without us continuing to invest work and time into addressing the
necessary utility. If I get this to work, I shall publish it under the
GPL to the MATE list (and the Ask Ubuntu list as well), acknowledging
both you and the history of the work up until then. For now, I am
rather busy to get to this. The lack of such a "backup and restore" in
terms of the MATE desktop is a "failure" of software engineering behind
MATE (and presumably Gnome 2 of which MATE is the "continuation"). This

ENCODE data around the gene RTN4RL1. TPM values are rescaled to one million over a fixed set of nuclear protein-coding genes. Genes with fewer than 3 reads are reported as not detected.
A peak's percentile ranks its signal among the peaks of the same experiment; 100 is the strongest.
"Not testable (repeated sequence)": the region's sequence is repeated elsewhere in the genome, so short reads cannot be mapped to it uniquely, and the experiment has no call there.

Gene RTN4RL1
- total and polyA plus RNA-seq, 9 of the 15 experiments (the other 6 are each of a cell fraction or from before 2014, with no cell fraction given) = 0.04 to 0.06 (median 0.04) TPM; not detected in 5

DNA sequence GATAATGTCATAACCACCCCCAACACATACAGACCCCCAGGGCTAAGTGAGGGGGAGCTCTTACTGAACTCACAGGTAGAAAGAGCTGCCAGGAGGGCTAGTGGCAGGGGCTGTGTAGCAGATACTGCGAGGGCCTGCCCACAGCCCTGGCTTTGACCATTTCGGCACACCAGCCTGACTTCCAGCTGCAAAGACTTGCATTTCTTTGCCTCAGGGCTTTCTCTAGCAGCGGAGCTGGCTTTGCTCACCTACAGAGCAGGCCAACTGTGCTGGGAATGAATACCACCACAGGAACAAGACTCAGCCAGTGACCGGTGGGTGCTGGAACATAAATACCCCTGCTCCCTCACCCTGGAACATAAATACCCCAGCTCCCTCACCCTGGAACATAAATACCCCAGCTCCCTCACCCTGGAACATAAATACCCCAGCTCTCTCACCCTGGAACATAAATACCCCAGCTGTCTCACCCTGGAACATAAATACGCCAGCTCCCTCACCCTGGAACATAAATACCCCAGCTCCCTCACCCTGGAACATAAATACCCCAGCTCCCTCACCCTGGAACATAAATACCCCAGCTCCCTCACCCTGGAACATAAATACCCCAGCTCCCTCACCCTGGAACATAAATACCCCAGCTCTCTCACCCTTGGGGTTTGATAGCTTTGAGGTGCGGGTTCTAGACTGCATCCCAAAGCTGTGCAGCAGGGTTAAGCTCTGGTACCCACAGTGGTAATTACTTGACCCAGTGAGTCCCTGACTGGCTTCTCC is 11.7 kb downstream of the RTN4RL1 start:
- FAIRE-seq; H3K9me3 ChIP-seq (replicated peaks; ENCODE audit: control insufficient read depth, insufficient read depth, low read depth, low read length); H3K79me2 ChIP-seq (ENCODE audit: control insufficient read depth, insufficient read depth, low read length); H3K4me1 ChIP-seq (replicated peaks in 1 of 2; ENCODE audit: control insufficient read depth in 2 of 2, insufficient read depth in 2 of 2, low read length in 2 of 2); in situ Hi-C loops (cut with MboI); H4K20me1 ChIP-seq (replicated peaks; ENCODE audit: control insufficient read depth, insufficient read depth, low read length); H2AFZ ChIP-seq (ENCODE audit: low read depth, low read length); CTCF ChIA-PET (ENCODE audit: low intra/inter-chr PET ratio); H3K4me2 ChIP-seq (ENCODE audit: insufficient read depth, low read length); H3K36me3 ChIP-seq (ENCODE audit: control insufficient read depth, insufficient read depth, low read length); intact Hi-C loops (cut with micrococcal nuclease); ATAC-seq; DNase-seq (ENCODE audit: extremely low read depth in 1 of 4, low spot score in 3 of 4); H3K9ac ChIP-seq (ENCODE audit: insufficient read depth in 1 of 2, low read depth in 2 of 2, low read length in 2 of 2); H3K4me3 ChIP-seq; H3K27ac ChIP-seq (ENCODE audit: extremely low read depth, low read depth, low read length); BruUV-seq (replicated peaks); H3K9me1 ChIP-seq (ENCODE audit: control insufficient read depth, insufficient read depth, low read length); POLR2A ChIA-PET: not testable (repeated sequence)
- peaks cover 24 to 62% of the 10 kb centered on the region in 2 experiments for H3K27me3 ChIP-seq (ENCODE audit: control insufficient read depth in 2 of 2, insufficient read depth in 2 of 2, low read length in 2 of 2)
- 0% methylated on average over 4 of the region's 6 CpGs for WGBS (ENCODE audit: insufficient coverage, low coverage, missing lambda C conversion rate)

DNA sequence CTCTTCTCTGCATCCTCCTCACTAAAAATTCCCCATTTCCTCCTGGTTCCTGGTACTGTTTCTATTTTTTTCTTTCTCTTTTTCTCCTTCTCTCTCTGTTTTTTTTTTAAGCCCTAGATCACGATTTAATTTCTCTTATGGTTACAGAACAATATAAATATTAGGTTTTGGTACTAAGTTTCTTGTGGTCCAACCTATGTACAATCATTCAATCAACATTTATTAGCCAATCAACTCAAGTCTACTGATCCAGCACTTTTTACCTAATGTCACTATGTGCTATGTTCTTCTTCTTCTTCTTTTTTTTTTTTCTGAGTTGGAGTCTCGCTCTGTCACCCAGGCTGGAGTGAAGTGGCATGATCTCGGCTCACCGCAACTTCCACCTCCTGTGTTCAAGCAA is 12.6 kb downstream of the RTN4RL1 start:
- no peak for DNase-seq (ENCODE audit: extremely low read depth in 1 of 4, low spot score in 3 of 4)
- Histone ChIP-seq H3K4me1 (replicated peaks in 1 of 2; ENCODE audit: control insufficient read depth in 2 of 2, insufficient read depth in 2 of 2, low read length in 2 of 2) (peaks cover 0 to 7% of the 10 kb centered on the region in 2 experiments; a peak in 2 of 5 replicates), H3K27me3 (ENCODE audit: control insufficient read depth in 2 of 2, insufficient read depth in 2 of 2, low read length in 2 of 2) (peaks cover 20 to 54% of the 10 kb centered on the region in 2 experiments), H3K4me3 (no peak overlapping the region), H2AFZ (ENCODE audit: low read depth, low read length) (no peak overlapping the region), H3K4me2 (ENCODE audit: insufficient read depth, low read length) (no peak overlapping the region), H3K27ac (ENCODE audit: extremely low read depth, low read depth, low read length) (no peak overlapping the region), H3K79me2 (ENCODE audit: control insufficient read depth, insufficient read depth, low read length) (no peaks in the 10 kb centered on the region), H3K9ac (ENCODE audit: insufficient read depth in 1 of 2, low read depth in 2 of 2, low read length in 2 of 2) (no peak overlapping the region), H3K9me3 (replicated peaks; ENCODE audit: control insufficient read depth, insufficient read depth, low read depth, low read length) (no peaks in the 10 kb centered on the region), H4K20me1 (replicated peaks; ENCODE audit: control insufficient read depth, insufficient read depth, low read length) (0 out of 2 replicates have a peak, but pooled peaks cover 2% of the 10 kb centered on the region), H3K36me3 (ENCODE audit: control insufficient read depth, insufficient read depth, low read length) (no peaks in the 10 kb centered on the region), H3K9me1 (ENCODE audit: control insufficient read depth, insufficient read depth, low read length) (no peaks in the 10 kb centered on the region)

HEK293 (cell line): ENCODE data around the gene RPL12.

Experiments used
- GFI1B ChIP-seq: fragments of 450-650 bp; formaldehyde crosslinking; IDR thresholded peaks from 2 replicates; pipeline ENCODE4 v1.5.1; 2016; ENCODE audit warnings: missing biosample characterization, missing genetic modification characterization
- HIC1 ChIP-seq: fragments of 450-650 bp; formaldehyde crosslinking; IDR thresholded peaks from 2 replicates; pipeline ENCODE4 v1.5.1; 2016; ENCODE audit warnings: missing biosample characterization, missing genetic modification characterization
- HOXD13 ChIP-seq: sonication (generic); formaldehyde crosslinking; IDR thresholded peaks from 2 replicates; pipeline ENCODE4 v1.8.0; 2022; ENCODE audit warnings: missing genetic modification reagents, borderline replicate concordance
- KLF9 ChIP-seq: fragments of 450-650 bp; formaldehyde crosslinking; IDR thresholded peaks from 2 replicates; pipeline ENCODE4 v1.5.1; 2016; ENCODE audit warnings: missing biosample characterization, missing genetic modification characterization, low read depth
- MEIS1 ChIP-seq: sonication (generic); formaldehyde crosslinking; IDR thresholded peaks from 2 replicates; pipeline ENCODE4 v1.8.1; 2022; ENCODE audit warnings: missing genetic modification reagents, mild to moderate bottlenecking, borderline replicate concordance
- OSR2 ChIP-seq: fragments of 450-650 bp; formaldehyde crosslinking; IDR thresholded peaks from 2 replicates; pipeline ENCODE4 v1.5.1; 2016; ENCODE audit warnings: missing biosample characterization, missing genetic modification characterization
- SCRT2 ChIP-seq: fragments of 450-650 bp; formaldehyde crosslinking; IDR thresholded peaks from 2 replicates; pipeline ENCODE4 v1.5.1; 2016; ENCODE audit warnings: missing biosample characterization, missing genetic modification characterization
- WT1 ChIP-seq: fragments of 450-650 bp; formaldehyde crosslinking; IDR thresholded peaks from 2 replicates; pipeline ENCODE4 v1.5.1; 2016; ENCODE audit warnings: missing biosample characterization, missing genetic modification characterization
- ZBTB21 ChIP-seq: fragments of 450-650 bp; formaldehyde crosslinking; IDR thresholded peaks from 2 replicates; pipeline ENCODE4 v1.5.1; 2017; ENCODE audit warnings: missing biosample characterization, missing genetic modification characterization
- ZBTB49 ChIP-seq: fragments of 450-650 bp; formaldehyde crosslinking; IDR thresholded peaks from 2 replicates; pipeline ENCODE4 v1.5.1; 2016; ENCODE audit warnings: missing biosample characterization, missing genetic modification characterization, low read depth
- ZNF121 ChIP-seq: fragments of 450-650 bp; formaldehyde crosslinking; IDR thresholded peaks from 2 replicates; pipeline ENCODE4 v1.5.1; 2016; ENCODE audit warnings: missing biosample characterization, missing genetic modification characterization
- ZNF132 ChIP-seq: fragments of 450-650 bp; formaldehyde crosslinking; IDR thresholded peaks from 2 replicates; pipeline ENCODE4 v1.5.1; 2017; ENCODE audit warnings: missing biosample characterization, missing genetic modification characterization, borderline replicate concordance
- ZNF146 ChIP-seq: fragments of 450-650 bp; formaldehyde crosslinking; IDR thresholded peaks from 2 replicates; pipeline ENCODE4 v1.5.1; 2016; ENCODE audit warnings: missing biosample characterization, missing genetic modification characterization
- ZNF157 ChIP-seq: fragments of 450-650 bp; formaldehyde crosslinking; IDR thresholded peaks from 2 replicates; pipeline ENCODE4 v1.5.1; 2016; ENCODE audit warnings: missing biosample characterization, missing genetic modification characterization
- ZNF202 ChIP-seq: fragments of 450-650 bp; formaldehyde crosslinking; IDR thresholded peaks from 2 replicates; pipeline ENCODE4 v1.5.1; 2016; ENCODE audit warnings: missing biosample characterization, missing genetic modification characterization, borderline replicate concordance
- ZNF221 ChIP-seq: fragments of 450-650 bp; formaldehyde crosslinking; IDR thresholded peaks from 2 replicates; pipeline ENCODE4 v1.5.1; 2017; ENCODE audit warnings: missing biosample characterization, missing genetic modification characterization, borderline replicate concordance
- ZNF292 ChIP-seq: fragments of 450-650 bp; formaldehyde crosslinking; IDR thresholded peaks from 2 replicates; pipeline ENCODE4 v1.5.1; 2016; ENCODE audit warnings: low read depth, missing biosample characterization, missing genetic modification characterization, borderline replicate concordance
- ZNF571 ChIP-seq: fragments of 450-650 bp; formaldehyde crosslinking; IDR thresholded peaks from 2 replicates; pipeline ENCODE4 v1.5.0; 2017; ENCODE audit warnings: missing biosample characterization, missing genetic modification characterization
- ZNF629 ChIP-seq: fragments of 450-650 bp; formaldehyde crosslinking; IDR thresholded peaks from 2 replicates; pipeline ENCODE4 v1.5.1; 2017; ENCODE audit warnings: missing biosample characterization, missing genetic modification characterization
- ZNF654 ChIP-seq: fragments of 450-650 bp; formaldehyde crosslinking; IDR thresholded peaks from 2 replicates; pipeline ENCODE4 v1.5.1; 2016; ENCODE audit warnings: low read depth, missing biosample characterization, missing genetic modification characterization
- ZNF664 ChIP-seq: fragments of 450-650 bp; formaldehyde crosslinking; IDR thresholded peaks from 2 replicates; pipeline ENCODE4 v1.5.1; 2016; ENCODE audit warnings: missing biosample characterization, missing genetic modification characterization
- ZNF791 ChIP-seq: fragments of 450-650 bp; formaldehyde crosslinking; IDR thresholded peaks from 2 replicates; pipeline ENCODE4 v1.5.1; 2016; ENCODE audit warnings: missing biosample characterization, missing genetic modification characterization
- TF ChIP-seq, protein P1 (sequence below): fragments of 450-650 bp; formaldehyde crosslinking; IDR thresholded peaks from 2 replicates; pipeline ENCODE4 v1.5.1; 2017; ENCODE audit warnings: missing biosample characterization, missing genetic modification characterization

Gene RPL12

failure is not the fault of any individual, merely of the development
systematics.

Take care. Stay safe. AND -- thank you for your understanding of the
issue (others have not been so indulgent), for your solution, and your
willingness to help modify your solution to be configurable for the
specific environment that you needed on your own platform and environment.

Thanks, Yasha.
It is always satisfying to be able to contribute something, in any forum.
Take care and stay safe now, you too.
// Martin